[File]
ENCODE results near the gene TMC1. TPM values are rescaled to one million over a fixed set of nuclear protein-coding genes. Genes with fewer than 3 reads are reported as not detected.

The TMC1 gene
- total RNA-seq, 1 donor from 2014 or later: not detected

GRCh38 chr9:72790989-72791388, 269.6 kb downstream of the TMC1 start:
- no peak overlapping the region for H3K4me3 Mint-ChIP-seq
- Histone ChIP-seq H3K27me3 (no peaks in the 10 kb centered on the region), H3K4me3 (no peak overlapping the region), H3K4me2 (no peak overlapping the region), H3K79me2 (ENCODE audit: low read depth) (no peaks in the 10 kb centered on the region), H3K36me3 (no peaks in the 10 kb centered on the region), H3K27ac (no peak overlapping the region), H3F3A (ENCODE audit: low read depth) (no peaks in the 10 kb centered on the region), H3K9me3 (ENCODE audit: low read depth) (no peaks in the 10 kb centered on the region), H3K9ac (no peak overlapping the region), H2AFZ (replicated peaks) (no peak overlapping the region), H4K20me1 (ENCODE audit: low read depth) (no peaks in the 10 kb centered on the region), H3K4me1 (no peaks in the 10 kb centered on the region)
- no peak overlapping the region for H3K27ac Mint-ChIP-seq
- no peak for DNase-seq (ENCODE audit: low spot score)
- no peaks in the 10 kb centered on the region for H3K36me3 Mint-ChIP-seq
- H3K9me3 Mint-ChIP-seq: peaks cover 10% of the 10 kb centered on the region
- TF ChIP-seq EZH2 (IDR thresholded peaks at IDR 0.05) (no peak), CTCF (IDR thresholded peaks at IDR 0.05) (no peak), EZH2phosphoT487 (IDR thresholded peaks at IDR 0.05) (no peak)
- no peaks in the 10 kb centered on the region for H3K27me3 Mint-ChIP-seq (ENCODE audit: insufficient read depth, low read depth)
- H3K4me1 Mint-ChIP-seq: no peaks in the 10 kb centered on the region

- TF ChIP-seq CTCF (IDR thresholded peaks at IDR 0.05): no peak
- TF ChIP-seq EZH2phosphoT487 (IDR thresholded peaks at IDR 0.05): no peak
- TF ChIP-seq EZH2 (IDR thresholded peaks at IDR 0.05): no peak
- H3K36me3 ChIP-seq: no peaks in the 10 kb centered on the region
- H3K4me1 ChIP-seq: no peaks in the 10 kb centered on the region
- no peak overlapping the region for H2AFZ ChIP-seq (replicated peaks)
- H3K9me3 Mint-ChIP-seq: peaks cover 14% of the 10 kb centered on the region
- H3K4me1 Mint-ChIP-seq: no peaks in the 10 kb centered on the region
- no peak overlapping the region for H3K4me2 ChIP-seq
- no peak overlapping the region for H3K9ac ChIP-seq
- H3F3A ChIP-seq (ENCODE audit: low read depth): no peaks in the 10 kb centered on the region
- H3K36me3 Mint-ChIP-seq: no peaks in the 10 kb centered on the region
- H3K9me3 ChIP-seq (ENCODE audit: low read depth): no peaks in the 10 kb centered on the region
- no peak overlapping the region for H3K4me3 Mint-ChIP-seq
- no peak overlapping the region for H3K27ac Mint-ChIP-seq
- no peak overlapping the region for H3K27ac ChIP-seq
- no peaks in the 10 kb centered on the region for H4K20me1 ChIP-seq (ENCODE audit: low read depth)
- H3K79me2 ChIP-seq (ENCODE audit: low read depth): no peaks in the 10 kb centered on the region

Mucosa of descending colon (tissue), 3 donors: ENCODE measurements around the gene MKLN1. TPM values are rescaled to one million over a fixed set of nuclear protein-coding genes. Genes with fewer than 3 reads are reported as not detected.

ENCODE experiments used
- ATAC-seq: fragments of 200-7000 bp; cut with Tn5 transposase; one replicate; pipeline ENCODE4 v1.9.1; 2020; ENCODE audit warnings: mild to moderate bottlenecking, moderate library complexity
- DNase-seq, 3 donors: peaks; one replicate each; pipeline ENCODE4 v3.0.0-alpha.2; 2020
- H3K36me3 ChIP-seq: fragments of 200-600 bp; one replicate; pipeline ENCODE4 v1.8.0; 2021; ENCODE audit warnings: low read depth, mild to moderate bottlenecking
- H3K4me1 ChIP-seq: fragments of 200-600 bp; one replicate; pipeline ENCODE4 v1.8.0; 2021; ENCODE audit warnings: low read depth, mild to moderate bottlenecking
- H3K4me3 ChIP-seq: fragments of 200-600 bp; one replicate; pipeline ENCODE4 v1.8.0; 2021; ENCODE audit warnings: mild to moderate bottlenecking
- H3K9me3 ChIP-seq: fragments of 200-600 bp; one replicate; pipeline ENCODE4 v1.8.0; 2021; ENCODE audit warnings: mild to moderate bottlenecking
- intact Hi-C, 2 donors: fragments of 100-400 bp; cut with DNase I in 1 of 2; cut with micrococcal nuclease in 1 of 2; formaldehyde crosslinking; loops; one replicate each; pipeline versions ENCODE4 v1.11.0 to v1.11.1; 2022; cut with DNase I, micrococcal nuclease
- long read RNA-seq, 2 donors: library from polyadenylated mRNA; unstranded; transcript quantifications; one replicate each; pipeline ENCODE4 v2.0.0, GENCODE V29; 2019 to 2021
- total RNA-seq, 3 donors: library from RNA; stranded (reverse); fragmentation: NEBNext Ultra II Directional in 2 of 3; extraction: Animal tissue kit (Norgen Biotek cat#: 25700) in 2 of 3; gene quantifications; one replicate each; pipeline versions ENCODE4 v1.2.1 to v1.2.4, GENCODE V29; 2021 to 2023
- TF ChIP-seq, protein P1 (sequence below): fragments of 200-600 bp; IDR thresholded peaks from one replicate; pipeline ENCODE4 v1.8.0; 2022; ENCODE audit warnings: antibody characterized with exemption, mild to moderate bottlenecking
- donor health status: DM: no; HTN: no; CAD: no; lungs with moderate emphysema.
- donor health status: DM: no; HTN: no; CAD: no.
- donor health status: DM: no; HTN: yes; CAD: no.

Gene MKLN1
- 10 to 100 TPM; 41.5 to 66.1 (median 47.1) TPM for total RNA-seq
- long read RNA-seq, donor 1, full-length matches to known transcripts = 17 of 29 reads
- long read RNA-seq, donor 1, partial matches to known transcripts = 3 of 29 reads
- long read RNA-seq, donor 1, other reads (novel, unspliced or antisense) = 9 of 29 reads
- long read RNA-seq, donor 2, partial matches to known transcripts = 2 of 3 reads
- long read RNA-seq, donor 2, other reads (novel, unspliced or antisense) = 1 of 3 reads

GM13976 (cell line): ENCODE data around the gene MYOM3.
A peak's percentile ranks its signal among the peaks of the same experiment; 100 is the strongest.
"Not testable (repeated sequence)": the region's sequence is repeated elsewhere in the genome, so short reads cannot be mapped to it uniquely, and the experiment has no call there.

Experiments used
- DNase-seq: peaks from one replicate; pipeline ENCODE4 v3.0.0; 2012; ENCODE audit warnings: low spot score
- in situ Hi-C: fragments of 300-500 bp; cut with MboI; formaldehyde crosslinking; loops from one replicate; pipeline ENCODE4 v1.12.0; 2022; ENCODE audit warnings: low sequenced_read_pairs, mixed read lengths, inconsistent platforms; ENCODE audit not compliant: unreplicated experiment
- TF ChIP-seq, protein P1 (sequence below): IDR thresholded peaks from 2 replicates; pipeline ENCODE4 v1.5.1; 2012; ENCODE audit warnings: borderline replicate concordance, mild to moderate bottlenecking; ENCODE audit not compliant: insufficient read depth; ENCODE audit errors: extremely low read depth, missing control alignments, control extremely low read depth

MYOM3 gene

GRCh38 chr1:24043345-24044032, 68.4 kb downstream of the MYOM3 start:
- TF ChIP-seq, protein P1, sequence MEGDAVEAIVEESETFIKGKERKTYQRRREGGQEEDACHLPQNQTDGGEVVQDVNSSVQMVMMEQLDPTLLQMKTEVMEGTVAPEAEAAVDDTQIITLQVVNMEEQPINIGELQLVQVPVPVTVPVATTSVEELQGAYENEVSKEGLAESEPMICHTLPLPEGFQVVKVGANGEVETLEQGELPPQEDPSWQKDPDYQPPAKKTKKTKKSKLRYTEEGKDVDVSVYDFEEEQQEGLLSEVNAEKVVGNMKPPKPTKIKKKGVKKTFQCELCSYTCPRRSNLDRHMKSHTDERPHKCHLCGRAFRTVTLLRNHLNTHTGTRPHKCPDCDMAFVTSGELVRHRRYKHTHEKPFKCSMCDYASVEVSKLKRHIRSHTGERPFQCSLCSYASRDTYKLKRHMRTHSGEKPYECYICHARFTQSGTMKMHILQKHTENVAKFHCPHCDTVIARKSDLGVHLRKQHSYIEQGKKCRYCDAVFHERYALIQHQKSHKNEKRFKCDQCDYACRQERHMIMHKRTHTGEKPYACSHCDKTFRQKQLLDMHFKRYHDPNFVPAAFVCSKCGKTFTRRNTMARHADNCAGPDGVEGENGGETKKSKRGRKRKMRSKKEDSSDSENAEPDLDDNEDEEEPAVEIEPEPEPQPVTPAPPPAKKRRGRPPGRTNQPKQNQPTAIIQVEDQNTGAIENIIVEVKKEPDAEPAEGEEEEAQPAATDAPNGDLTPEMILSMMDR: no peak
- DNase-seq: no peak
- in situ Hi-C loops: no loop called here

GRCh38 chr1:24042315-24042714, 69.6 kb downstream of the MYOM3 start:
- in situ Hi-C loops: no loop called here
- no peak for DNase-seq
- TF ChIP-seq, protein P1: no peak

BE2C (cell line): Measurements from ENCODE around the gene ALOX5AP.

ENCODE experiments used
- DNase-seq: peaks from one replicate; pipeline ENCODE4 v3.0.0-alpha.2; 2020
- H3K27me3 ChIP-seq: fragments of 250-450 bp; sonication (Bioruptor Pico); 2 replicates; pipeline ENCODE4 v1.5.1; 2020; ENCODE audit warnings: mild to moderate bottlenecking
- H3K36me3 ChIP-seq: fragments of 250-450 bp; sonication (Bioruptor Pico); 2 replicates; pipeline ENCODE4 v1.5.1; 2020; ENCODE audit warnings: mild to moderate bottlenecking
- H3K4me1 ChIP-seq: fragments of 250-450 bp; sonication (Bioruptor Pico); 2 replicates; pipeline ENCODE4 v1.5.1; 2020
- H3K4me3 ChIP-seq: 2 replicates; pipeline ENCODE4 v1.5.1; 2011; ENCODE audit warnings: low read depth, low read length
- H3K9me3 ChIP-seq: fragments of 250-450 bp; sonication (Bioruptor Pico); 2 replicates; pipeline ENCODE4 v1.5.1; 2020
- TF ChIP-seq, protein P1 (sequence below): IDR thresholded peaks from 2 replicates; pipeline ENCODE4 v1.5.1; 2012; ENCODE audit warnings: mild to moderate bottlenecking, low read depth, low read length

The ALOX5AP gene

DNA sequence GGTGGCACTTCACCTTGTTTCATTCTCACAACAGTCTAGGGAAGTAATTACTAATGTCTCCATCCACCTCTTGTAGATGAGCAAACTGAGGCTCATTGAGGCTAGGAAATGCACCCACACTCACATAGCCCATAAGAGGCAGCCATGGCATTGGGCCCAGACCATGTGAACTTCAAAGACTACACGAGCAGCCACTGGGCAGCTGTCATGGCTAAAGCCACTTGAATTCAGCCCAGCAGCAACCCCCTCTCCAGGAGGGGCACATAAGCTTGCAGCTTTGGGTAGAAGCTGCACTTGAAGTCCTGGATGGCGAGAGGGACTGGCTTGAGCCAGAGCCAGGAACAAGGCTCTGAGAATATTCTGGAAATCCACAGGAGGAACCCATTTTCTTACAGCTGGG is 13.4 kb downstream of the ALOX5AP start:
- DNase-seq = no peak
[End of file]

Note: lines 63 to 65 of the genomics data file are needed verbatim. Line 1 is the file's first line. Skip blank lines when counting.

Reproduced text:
- TF ChIP-seq, protein P1, sequence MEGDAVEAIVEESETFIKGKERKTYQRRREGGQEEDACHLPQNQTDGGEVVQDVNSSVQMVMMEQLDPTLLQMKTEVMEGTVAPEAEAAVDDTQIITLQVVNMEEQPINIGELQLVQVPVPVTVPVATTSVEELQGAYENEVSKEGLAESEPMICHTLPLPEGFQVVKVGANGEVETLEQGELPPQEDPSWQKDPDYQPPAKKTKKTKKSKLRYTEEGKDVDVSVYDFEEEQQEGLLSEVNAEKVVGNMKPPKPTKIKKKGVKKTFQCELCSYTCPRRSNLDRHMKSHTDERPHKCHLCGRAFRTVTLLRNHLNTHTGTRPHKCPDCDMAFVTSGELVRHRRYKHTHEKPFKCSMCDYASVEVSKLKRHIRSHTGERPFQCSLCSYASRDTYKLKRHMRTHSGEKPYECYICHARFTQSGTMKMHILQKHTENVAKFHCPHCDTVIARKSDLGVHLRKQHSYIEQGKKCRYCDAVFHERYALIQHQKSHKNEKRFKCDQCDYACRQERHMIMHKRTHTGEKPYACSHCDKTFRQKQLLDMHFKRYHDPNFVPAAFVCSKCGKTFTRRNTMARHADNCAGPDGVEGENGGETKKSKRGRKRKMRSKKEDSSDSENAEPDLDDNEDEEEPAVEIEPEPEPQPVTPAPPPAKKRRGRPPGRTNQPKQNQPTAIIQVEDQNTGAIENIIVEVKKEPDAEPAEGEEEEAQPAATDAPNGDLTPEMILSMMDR: no peak
- DNase-seq: no peak
- in situ Hi-C loops: no loop called here